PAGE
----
by Robyn Gillam

Among the many small business casualties of the Covid-19 Pandemic is Emma’s Back Porch, the storied bar and eatery on Old Lakeshore Road in Burlington. However, while the business is gone, Emma is still there, even though she died in 1943. The ghost of the former innkeeper and her two children have been known for many years, with sightings of floating figures and poltergeists’ pranks.

Emma’s establishment was sited close to land and water transportation. Such places are borderline, between land and water, places of exchange, at the beginning or end of important journeys and of what is legal or illegal. Their stories are filled with strong emotions and violent acts. The North End, old Port Hamilton, between lake and railway line, was reputed to be home to many shady activities. Where are its ghosts?

Most old North Enders claim to have never heard of such things. “You don’t believe in ghosts do you?” someone asked, but I’m not easily put off. The celebrated ‘Dark Lady’ haunts the old Customs House on Stuart Street, almost, but not quite, in the North End. She manifests in the cellars amid bone chilling cold, where she was buried following an untimely death en route to the port. A gentleman dressed in 19th century office attire has also been seen in one of the front rooms. There are several haunted places nearer the escarpment, so why not closer to home?

With Emma in mind, I focussed on old inns. Fischer’s Pier 4 Pub and Hotel at James and Wood Streets, has an eerie history, going back over 50 years. The building itself, dating to 1851-2, stands en route between the port and the railway line, an obvious first stop for newly arrived immigrants. However, there are few details about life there before 1910, when the hotel was purchased by the Murphys, who lived in an apartment on the second floor with their five children. ‘Long John’ Murphy, known as an athlete, was also celebrated in cockfighing circles throughout the Great Lakes Basin.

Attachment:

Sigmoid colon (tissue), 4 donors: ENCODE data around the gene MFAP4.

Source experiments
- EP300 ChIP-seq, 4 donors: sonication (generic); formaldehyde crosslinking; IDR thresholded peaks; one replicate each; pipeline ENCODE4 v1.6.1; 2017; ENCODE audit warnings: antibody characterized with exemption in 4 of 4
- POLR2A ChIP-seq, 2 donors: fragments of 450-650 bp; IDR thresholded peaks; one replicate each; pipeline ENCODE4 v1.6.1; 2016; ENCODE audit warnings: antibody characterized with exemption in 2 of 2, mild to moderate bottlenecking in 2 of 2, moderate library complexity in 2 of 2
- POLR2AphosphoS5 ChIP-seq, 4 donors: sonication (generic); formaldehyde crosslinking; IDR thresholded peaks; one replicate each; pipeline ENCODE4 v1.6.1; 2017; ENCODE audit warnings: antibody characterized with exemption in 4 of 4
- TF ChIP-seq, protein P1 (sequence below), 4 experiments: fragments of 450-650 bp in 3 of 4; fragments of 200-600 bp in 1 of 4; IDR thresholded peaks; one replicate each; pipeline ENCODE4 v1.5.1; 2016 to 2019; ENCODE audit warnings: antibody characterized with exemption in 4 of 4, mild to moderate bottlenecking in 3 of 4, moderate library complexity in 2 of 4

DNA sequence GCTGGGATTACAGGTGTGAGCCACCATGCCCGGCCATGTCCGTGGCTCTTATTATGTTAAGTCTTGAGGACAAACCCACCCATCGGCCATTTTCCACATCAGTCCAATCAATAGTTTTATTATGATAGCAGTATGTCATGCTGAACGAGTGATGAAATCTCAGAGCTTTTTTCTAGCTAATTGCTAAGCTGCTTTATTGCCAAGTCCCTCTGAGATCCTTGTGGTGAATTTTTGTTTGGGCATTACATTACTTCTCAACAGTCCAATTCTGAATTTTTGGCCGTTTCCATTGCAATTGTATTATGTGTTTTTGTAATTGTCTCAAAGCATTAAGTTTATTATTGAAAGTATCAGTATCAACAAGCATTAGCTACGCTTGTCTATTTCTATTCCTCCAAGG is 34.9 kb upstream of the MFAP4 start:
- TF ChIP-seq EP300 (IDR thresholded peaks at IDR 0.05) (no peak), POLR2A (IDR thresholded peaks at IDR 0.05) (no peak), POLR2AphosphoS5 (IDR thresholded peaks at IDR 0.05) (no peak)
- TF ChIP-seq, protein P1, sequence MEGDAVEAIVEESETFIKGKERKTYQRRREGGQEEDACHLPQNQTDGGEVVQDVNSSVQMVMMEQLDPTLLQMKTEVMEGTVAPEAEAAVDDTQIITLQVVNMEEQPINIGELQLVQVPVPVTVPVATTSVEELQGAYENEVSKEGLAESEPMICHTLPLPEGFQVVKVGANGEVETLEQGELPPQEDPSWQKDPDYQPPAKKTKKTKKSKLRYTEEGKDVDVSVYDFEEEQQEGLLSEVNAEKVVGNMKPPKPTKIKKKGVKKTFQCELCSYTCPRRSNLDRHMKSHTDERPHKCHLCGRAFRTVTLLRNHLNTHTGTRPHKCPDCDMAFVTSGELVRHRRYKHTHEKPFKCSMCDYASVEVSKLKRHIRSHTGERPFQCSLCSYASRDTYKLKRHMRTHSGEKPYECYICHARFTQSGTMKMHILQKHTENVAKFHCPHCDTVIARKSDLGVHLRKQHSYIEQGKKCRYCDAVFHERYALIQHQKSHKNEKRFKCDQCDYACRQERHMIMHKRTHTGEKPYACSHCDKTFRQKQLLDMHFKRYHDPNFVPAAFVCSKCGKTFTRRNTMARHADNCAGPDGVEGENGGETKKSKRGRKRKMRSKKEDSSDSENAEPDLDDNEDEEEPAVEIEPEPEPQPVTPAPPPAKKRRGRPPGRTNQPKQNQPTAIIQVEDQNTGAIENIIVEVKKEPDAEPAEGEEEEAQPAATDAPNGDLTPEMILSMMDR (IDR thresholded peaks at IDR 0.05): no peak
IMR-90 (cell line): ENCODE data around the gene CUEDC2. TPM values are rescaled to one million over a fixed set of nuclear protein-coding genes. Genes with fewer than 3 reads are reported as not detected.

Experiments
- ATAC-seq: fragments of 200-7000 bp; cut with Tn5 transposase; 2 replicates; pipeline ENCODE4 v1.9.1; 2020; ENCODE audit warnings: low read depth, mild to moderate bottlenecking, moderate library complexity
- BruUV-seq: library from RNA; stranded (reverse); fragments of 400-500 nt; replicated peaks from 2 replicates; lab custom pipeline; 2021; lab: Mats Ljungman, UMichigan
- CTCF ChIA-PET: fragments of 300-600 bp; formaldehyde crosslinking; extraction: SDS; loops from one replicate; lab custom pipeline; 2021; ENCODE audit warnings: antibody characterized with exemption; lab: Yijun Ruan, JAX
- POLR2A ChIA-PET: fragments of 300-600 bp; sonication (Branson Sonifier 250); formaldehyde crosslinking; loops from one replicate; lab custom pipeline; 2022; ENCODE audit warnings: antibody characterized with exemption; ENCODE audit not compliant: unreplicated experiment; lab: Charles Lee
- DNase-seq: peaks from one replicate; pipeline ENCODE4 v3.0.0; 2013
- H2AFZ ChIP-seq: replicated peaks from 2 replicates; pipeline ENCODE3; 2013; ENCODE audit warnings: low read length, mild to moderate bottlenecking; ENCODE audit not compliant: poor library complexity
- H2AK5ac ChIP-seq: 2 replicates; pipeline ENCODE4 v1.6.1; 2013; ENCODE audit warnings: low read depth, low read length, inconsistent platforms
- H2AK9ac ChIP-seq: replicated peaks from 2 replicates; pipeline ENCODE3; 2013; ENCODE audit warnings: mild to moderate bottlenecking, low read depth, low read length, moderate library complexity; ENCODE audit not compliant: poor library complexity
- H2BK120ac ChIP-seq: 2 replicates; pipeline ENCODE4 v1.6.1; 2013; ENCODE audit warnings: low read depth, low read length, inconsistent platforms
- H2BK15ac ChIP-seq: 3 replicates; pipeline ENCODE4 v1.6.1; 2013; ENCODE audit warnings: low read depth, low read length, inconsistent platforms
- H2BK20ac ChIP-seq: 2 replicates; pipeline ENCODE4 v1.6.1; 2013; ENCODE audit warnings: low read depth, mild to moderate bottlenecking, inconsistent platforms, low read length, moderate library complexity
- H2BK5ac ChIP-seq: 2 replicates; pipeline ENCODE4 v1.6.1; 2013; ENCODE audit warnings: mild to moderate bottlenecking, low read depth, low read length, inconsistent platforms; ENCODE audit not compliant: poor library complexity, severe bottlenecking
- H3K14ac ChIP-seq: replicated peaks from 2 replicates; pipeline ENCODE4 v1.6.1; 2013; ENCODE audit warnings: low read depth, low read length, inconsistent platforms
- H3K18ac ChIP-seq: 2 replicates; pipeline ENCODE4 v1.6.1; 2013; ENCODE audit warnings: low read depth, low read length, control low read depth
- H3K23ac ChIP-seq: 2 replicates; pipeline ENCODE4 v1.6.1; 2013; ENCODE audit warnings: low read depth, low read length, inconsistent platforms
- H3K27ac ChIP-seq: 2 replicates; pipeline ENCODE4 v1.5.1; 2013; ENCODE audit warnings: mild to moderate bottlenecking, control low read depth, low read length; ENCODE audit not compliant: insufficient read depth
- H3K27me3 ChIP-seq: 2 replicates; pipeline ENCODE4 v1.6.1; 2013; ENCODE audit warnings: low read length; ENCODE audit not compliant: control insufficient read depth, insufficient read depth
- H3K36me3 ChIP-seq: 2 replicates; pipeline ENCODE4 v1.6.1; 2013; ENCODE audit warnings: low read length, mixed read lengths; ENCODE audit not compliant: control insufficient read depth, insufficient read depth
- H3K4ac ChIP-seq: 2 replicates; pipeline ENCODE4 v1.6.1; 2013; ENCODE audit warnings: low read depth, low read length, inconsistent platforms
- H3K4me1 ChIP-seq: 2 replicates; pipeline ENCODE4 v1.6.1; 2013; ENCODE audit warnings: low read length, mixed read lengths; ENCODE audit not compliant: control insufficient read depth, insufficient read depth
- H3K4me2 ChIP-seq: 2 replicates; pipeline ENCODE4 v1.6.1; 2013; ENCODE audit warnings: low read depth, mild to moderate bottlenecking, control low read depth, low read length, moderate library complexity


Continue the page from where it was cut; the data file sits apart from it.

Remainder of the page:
Later on, their grandchildren would come to play in the unused third floor of the building. One of them, Pat Murphy, described it having a weird, frightening atmosphere. She said that things would go bump or squeak, and sometimes it was just too scary to stay there. After the Murphys sold the building in 1950, the third floor remained boarded up for over 40 years.
When Ed Fisher purchased the building in1993, he discovered the staircase to the third floor hidden behind a wall. It led up to a mysterious space filled with winding passages and hidden spaces under the dormer roof. Old children’s toys and schoolbooks contributed to impression of a place frozen in time. Although the third floor is now renovated and occupied by guests of the hotel, an eerie feeling remains, especially on the staircase, one of the few unaltered parts of the original building.
You don’t need to believe in ghosts to enjoy hearing about them. Such tales are common in old haunts like the North End. We look forward to hearing your stories.

The author would like to thank Ed Fischer for his informative tour of the hotel. Stories about ghosts mentioned can be found online at HPL, WAHC and various paranormal websites.